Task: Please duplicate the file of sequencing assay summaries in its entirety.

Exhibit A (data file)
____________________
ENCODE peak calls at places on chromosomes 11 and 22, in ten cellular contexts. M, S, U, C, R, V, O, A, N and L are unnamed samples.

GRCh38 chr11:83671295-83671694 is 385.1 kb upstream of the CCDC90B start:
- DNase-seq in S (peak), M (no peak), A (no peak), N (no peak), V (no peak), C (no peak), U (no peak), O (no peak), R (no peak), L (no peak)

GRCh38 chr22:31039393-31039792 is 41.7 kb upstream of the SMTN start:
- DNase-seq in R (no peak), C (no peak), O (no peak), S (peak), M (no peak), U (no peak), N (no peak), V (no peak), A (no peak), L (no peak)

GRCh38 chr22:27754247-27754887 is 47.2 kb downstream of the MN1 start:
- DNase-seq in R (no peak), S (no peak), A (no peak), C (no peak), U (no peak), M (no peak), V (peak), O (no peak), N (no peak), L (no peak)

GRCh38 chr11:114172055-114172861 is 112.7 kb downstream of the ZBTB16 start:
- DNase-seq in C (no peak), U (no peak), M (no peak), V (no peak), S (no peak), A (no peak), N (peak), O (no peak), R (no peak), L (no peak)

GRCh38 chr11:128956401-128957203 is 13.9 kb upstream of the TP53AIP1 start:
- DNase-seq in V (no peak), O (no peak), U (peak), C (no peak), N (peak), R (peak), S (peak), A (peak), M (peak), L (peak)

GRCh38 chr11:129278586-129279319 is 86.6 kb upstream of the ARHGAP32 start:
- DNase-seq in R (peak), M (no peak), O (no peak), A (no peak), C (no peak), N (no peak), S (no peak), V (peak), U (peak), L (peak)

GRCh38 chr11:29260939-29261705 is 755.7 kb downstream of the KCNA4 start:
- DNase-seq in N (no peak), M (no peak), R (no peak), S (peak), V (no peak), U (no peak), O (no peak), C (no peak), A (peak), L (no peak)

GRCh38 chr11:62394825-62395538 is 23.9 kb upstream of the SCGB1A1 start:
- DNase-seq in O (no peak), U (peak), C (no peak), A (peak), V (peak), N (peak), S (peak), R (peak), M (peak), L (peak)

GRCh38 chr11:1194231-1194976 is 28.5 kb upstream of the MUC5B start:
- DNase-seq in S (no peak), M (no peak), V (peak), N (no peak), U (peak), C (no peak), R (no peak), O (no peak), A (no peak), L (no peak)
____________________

ENCODE peak calls at places on chromosomes 11 and 22, in ten cellular contexts. M, S, U, C, R, V, O, A, N and L are unnamed samples.

GRCh38 chr11:83671295-83671694 is 385.1 kb upstream of the CCDC90B start:
- DNase-seq in S (peak), M (no peak), A (no peak), N (no peak), V (no peak), C (no peak), U (no peak), O (no peak), R (no peak), L (no peak)

GRCh38 chr22:31039393-31039792 is 41.7 kb upstream of the SMTN start:
- DNase-seq in R (no peak), C (no peak), O (no peak), S (peak), M (no peak), U (no peak), N (no peak), V (no peak), A (no peak), L (no peak)

GRCh38 chr22:27754247-27754887 is 47.2 kb downstream of the MN1 start:
- DNase-seq in R (no peak), S (no peak), A (no peak), C (no peak), U (no peak), M (no peak), V (peak), O (no peak), N (no peak), L (no peak)

GRCh38 chr11:114172055-114172861 is 112.7 kb downstream of the ZBTB16 start:
- DNase-seq in C (no peak), U (no peak), M (no peak), V (no peak), S (no peak), A (no peak), N (peak), O (no peak), R (no peak), L (no peak)

GRCh38 chr11:128956401-128957203 is 13.9 kb upstream of the TP53AIP1 start:
- DNase-seq in V (no peak), O (no peak), U (peak), C (no peak), N (peak), R (peak), S (peak), A (peak), M (peak), L (peak)

GRCh38 chr11:129278586-129279319 is 86.6 kb upstream of the ARHGAP32 start:
- DNase-seq in R (peak), M (no peak), O (no peak), A (no peak), C (no peak), N (no peak), S (no peak), V (peak), U (peak), L (peak)

GRCh38 chr11:29260939-29261705 is 755.7 kb downstream of the KCNA4 start:
- DNase-seq in N (no peak), M (no peak), R (no peak), S (peak), V (no peak), U (no peak), O (no peak), C (no peak), A (peak), L (no peak)

GRCh38 chr11:62394825-62395538 is 23.9 kb upstream of the SCGB1A1 start:
- DNase-seq in O (no peak), U (peak), C (no peak), A (peak), V (peak), N (peak), S (peak), R (peak), M (peak), L (peak)

GRCh38 chr11:1194231-1194976 is 28.5 kb upstream of the MUC5B start:
- DNase-seq in S (no peak), M (no peak), V (peak), N (no peak), U (peak), C (no peak), R (no peak), O (no peak), A (no peak), L (no peak)